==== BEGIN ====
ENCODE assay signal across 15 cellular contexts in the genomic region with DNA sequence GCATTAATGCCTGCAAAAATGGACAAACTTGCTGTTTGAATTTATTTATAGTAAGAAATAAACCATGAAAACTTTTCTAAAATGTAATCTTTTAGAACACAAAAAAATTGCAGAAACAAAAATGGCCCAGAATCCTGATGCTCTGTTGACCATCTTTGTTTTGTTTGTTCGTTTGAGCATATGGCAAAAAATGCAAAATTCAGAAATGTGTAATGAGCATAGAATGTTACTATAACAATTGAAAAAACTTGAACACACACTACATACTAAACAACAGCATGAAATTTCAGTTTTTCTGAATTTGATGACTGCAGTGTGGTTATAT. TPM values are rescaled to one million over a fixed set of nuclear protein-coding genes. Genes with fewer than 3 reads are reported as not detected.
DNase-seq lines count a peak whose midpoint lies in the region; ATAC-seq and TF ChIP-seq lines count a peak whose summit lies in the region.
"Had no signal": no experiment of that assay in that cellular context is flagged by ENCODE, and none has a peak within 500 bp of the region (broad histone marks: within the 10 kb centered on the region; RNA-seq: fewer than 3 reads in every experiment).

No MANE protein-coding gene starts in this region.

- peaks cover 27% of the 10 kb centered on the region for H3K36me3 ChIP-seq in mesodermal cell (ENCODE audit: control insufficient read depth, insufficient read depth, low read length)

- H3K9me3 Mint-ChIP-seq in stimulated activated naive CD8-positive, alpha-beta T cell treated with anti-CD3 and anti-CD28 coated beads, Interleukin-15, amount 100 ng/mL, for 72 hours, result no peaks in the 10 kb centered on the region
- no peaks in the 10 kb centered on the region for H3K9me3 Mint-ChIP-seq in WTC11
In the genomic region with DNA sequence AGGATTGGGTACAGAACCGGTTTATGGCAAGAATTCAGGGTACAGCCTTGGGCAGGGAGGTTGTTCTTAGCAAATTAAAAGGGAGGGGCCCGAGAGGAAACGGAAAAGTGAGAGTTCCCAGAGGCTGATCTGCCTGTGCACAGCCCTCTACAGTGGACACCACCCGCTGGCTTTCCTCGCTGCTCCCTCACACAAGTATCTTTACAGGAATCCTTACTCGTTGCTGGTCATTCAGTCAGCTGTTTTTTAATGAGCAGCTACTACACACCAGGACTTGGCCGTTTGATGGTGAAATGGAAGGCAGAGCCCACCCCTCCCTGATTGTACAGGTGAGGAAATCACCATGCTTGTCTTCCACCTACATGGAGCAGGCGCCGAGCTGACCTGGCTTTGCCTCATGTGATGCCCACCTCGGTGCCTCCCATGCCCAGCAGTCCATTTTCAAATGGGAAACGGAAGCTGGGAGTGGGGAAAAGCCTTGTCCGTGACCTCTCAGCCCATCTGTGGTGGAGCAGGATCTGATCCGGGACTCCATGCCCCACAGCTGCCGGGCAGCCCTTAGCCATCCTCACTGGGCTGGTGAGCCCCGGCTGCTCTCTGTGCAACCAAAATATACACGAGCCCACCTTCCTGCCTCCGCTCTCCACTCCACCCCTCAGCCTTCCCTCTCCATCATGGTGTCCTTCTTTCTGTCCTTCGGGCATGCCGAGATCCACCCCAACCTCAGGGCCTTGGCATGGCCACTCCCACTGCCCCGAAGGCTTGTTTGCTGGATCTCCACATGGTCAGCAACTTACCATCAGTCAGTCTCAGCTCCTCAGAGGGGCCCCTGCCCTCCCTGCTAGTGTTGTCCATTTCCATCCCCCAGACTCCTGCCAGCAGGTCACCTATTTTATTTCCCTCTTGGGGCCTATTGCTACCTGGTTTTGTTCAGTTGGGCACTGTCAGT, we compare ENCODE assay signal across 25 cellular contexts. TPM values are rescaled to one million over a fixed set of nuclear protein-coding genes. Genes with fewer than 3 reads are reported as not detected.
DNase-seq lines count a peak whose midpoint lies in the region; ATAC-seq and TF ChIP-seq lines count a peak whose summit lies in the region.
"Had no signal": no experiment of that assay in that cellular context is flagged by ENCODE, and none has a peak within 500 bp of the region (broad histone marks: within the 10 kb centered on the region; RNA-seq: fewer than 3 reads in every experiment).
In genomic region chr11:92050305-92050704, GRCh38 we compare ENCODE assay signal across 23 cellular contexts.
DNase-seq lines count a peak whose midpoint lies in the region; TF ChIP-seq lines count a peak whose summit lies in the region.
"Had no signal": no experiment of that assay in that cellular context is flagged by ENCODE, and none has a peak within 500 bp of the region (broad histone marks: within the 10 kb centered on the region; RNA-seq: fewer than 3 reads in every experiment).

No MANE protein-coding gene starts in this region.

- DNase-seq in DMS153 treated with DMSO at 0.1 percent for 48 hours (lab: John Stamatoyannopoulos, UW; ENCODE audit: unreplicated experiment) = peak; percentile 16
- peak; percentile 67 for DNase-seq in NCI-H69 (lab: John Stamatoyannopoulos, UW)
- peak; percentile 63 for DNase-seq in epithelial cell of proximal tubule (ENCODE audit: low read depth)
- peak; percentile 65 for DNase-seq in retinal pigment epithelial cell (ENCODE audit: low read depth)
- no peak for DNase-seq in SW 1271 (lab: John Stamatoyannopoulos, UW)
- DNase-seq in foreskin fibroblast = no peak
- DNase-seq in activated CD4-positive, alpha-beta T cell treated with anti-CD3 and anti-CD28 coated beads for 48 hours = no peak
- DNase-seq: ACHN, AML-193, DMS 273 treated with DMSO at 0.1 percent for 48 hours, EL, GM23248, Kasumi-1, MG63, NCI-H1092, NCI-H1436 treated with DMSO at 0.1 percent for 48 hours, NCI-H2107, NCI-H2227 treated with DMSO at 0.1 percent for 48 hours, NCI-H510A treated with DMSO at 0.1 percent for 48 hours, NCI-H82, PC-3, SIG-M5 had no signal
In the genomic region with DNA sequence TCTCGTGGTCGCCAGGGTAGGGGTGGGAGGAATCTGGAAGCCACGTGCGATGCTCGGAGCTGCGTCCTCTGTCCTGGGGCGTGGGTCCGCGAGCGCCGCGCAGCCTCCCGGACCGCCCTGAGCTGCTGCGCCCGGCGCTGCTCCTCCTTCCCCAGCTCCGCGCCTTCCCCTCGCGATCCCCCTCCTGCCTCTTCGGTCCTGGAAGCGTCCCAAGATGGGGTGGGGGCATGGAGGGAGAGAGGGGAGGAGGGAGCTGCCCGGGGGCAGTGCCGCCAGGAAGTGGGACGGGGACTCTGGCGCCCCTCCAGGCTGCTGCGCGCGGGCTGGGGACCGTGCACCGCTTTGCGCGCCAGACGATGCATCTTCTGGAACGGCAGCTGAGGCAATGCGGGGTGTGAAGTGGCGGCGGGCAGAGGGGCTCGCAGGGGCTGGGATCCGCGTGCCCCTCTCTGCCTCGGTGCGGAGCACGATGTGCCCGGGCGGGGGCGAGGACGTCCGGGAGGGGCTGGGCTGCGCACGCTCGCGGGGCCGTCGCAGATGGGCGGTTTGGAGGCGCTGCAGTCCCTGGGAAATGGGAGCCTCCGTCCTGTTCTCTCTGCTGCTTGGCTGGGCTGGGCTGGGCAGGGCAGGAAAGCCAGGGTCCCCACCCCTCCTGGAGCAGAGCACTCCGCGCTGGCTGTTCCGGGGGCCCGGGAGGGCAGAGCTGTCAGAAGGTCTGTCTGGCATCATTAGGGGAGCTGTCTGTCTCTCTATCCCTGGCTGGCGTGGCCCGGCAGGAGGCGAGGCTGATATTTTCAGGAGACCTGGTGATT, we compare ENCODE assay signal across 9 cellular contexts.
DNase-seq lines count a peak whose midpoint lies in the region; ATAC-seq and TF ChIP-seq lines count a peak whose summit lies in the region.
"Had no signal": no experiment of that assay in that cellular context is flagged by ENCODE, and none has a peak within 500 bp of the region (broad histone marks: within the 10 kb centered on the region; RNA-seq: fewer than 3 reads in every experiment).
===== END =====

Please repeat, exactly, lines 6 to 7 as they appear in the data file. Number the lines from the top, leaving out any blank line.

- H3K9me3 Mint-ChIP-seq in stimulated activated naive CD8-positive, alpha-beta T cell treated with anti-CD3 and anti-CD28 coated beads, Interleukin-15, amount 100 ng/mL, for 72 hours, result no peaks in the 10 kb centered on the region
- no peaks in the 10 kb centered on the region for H3K9me3 Mint-ChIP-seq in WTC11